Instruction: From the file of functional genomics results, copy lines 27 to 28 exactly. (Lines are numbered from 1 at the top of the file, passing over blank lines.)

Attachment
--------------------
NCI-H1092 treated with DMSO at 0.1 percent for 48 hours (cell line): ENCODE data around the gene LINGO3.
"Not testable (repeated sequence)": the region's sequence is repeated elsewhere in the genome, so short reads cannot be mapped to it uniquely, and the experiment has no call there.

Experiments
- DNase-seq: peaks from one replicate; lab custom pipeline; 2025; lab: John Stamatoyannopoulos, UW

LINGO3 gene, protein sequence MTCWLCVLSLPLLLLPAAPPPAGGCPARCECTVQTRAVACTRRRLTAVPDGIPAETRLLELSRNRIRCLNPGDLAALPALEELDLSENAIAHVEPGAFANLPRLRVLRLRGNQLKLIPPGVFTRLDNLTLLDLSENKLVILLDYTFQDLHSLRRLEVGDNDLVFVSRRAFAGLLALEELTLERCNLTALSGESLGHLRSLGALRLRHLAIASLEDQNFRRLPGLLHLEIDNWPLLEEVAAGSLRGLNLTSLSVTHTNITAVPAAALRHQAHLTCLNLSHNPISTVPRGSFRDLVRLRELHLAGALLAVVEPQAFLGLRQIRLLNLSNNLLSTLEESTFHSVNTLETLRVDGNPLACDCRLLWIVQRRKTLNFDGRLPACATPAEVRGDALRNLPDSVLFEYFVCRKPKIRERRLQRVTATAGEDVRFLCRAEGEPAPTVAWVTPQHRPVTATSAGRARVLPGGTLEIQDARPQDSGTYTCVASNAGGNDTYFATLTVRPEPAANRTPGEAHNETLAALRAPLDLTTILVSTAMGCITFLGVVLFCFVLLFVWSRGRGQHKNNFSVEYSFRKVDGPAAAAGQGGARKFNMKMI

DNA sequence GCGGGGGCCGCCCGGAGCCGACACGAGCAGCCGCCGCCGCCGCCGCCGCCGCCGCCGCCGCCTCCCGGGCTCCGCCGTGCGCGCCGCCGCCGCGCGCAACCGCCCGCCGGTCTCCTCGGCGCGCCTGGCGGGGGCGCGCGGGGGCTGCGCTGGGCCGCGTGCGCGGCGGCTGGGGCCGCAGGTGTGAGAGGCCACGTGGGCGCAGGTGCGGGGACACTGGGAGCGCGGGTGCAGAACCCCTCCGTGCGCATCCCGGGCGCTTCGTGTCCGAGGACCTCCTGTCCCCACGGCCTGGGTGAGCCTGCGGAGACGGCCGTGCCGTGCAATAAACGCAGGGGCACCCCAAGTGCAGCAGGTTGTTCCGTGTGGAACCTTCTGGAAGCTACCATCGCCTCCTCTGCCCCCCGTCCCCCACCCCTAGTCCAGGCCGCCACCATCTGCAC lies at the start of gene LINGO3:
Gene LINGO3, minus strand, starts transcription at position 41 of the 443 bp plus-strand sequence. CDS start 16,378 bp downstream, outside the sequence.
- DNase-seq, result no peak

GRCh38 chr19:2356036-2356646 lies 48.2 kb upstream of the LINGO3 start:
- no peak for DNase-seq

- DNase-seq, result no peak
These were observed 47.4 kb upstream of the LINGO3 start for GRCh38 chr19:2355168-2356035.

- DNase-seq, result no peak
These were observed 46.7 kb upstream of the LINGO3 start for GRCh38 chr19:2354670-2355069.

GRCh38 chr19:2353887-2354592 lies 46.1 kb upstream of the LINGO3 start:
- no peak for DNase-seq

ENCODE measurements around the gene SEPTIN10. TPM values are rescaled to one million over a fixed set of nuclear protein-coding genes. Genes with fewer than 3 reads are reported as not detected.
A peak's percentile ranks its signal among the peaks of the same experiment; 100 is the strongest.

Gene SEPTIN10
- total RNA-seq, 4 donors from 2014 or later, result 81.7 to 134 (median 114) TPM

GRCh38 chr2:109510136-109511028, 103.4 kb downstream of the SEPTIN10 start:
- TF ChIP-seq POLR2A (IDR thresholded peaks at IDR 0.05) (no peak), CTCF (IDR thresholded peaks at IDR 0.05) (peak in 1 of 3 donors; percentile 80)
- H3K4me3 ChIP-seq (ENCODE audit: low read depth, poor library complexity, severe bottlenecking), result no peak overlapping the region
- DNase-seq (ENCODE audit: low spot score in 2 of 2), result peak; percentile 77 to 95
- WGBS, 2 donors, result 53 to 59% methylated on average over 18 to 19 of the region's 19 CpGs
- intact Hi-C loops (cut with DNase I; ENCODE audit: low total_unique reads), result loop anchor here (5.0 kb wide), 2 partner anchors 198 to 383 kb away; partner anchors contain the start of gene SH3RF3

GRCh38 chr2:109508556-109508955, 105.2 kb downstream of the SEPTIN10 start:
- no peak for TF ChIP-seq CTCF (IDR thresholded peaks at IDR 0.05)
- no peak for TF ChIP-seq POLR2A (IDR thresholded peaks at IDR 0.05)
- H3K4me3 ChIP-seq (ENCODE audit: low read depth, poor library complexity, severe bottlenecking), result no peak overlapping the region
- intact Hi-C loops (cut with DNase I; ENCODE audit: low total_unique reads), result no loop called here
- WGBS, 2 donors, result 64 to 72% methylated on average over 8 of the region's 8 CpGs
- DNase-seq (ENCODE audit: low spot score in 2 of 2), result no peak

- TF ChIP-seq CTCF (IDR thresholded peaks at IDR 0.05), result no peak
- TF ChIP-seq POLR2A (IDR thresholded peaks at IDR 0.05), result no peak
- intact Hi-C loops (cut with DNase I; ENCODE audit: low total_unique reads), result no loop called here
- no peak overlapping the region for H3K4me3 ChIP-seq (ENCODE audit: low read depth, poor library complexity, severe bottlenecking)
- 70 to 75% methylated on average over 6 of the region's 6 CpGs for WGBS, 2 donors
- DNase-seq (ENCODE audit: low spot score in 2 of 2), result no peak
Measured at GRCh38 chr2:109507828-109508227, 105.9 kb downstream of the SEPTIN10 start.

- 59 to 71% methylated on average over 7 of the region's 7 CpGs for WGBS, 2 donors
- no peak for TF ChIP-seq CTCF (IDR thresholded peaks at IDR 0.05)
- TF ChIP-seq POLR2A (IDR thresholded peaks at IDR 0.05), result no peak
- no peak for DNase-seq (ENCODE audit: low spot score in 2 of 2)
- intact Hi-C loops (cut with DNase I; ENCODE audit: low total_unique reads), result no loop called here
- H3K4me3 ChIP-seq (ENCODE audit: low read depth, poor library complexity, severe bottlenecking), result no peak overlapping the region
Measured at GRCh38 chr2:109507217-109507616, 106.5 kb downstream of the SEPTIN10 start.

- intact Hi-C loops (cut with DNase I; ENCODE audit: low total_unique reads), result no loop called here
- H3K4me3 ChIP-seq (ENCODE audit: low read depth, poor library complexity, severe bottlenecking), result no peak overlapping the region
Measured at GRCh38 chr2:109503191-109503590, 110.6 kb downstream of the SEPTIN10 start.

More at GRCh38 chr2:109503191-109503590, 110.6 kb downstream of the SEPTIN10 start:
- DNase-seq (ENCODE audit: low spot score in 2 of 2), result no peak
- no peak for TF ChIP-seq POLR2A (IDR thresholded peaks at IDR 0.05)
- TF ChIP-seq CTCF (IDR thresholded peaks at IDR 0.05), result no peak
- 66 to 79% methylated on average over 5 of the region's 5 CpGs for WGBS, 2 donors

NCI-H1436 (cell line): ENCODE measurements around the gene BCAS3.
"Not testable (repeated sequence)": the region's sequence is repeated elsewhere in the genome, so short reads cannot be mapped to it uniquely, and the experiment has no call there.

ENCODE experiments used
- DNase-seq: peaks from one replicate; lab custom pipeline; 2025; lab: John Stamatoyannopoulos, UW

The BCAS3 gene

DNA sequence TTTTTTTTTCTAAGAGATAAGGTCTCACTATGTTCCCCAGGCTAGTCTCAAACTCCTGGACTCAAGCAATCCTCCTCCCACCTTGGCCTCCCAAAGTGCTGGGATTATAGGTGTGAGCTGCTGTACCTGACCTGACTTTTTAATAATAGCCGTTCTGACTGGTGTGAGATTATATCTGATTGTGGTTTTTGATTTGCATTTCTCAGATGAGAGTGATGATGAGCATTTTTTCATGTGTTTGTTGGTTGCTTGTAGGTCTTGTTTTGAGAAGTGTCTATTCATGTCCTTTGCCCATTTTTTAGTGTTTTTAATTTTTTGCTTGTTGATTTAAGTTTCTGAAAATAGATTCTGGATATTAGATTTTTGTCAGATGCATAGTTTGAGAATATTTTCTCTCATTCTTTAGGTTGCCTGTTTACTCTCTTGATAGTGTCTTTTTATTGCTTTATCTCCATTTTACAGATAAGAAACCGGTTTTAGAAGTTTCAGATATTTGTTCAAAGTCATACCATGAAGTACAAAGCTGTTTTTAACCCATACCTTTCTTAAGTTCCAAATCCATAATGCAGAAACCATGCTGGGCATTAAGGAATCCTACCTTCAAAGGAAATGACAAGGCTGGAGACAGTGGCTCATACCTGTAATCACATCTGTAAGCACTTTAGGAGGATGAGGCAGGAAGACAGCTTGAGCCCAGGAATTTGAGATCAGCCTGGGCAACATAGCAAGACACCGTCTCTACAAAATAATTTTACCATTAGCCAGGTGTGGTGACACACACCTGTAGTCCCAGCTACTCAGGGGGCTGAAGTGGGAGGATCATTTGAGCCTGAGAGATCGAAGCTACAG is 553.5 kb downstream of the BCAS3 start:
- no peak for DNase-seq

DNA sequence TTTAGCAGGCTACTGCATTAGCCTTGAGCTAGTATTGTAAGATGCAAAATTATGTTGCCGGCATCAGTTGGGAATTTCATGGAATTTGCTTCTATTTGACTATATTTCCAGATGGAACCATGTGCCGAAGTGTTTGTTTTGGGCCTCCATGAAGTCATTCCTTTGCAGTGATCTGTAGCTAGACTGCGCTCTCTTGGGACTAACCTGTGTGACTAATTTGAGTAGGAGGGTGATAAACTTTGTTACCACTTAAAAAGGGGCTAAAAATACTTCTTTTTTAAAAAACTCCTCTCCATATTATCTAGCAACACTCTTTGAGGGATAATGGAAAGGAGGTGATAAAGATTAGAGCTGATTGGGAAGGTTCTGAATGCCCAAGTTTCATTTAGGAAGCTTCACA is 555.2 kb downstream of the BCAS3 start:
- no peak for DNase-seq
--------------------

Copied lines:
GRCh38 chr2:109508556-109508955, 105.2 kb downstream of the SEPTIN10 start:
- no peak for TF ChIP-seq CTCF (IDR thresholded peaks at IDR 0.05)